Saturday, June 26, 2010

President Barack Obama's Vision for NASA: Is it the Doom of US Space Exploration or a Misunderstanding?

There has been a great deal of talk about the plans the Obama administration has for NASA since those plans were announced earlier in the year.  Some feel that the current administration has all but taken the United States out of the business of space exploration.  Just what is the truth about the future of NASA?  Has President Obama sealed its fate or is it just one big misunderstanding?

Leaders at the National Aeronautics and Space Administration (NASA) have recently put together an FAQ about the direction the organization is now headed under the current administration.  They've answered some questions by offering further information to clear up some of the misconceptions about the future of the space program.  NASA would like for the public to focus more on the new directions of the organization, such as their plans to send astronauts to an asteroid by 2025 than on the furor surrounding the Obama administrations plans for NASA.

Is the Space Program Dead in the Water?
According to Leroy Chiao, a former NASA astronaut and member of the Augustine committee, the new administration didn't come in and kill the space program despite what is commonly being said.  Chiao feels that NASA is getting a slight bump from the Obama administration instead.  In 2010 the annual budget for the space administration was $18.3 billion.  The new plan has set aside $19 billion for 2011.  While that isn't a large increase, it isn't a cut, either.

President Obama has also asked for an additional $6 billion over the course of five years to support a new initiative for private companies to develop commercial spacecraft to carry astronauts to and from the International Space Station.  It is thought this initiative carries some of the blame for the misunderstanding that the Obama administration wants to pull the plug on US space travel.  Bad timing might also play a part in that seeing as how a current NASA headline is the retirement of the NASA shuttle fleet.

In February 2011, after nearly 30 years in service, the NASA shuttle fleet will be officially retired leaving the US without a means of space travel.  The new plan calls for NASA to work on the design of a heavy-lift rock to carry astronauts to an asteroid and Mars leaving the travel of humans to the International Space Station to Russians and the private sector.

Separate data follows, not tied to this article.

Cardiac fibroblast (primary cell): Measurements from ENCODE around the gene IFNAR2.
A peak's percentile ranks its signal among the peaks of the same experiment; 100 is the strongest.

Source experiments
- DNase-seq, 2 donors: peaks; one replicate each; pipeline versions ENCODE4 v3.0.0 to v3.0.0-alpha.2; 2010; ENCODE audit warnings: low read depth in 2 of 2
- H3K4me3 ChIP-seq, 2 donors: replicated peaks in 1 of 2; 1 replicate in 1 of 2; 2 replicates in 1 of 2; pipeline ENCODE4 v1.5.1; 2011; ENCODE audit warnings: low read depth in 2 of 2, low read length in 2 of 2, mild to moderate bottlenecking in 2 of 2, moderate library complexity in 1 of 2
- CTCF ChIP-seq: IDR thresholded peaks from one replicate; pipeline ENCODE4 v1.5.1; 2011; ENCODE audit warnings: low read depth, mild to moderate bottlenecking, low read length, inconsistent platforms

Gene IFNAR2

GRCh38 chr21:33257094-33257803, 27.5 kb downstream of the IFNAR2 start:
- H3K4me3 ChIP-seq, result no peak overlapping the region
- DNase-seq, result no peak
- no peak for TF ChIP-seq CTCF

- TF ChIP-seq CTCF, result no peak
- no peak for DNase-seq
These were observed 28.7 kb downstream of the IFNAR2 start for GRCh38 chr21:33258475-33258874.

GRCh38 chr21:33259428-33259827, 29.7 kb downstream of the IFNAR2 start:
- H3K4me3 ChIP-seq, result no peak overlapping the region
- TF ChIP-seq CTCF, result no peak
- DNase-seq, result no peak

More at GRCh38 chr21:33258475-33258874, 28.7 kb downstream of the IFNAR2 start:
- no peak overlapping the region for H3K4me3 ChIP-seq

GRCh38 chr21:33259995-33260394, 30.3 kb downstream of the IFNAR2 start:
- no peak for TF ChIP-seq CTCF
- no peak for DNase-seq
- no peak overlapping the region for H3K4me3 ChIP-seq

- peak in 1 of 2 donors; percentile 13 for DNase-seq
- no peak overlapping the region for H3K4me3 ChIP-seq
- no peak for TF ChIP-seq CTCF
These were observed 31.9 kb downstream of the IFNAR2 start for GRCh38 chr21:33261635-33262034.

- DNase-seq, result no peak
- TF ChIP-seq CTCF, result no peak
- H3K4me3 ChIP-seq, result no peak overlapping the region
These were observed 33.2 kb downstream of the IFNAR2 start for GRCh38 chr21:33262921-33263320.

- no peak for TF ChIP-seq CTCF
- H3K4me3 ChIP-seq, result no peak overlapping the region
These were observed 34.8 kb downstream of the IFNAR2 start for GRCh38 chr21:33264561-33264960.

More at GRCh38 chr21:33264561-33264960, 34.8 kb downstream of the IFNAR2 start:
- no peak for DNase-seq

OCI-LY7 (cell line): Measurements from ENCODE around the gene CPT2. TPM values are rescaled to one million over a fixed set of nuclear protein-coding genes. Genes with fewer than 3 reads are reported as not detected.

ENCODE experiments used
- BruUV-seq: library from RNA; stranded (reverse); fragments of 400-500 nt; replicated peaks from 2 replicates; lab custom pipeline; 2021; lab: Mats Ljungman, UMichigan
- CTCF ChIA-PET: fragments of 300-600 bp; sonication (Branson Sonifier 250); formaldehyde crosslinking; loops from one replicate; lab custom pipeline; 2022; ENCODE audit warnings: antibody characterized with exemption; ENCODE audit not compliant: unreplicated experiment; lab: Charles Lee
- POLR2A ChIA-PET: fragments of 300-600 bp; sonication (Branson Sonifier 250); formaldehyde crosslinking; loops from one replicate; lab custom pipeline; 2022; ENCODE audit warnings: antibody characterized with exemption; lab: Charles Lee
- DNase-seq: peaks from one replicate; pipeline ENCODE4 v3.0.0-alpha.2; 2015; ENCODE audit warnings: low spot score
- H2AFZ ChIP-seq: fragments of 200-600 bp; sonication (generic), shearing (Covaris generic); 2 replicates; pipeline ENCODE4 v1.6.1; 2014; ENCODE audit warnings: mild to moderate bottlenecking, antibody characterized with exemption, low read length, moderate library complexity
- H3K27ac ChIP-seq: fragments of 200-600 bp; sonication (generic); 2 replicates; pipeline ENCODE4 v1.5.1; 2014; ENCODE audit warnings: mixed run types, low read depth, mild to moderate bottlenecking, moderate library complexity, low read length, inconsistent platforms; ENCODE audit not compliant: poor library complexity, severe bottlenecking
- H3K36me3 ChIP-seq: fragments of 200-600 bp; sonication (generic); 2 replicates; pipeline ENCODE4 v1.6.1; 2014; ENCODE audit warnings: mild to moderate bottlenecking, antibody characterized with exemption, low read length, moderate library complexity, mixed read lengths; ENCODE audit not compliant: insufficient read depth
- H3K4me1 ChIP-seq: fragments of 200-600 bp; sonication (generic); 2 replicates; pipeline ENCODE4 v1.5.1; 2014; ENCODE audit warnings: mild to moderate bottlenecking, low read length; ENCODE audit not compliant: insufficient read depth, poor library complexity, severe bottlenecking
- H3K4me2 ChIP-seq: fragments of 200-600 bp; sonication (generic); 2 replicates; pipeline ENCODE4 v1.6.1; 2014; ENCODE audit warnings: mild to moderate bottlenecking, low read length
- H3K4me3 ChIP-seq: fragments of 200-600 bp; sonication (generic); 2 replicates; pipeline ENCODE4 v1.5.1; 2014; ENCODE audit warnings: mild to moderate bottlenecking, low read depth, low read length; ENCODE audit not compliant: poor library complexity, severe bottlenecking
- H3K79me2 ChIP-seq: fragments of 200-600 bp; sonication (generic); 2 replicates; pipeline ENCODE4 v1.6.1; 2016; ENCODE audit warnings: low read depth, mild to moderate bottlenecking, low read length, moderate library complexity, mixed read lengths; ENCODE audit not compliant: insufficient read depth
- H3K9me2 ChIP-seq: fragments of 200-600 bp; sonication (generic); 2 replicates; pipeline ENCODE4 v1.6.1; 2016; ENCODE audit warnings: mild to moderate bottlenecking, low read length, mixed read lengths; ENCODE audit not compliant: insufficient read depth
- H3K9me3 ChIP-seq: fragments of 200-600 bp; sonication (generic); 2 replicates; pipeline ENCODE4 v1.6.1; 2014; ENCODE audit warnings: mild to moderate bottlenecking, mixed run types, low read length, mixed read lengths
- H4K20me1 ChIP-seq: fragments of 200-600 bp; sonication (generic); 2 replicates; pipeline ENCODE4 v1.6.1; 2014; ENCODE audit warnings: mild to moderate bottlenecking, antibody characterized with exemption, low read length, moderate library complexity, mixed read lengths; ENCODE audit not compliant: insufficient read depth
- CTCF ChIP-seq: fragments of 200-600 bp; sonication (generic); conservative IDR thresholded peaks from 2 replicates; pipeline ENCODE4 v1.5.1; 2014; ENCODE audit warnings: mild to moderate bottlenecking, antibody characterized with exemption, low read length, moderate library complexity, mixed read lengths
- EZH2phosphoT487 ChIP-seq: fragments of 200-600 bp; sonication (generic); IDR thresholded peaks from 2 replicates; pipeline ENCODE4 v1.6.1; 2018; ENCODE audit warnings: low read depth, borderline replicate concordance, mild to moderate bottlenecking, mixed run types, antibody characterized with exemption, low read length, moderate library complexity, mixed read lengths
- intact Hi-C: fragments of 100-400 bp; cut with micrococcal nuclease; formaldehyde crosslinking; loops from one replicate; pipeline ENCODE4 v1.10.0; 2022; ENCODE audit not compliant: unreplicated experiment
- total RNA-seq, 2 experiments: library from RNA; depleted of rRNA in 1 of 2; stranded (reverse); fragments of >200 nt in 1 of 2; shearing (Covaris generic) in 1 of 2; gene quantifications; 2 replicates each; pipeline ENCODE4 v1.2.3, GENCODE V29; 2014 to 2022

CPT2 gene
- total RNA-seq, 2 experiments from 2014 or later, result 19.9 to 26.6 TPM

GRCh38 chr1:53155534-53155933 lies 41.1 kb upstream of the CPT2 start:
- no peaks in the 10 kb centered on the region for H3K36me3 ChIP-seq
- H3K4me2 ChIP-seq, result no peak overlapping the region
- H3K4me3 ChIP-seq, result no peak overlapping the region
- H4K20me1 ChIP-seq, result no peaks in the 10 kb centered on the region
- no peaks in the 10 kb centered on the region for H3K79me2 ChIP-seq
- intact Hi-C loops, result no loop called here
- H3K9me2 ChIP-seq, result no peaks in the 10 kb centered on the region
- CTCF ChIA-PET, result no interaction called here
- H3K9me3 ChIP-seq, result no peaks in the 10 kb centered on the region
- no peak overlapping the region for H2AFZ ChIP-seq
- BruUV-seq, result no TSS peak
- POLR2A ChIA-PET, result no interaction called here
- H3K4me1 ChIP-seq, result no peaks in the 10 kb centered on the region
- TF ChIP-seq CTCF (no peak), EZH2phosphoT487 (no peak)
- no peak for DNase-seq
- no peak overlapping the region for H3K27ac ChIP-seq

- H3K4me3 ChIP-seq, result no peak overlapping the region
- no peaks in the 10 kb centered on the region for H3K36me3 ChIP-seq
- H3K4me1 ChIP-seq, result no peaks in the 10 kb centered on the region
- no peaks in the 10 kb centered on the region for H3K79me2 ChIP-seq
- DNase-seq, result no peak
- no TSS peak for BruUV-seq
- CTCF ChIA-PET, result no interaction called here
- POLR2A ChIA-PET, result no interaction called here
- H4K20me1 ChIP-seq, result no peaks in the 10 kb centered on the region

According to Bill Nye, future director of the Planetary Society, this doesn't mean US space exploration will cease, it only means we will be directing our attentions elsewhere.  Despite this, there has been a strong protest from the public, lawmakers and space leaders, the most recent protest from former astronaut and senator John Glenn.

The United States Must Rely on Russia to Hitch Rides Into Space?
Yes, it is true that once the NASA shuttle fleet is officially retired, the United States will be left without transportation to and from the International Space Station.  According to Chiao, this isn't a new development.  As far back as 2004 when the Constellation moon program was announced it was known then that the US would be left without space vehicles after the retirement of the shuttle fleet.

According to the Augustine committee, a committee established by the Obama administration, the gap of time the US will be without space vehicles is a possible three years as opposed to at least seven years under the Constellation program.

Was the Obama Policy Constructed Behind Closed Doors By a Group With a Hidden Agenda?
In May of this year, American and space legend Neil Armstrong made the following statement to a Senate subcommittee reviewing NASA's new space plan of an astronaut visit to an asteroid:  "A plan that was invisible to so many was likely contrived by a very small group in secret."

But not all share Armstrong's views.

James Oberg, a former shuttle mission control engineer feels it is a great misconception that the whole idea of the asteroid project was dreamt up behind closed doors with no space community input.  He says the plan went through years of analysis, modification and critiques by a worldwide team.

The Problems with the Obama Plan, Are They in Presentation Only?
Oberg believes that some of the misunderstandings surrounding the Obama administrations plans for NASA stems from clumsy presentation.  On February 6, 2010, NASA Chief Charlie Bolden admitted he made mistakes in presenting the plan.  "Was it screwed up?  Yes, it was," Bolden said in regard to the presentation of the plan.

Oberg also feels that the current political environment and trust issues with the current administration is partly to blame for the misunderstandings of the space plan.

For more information:
FAQ:  NASA's New Direction's "The Fact Sheet:  Obama's Space Plan Revealed"

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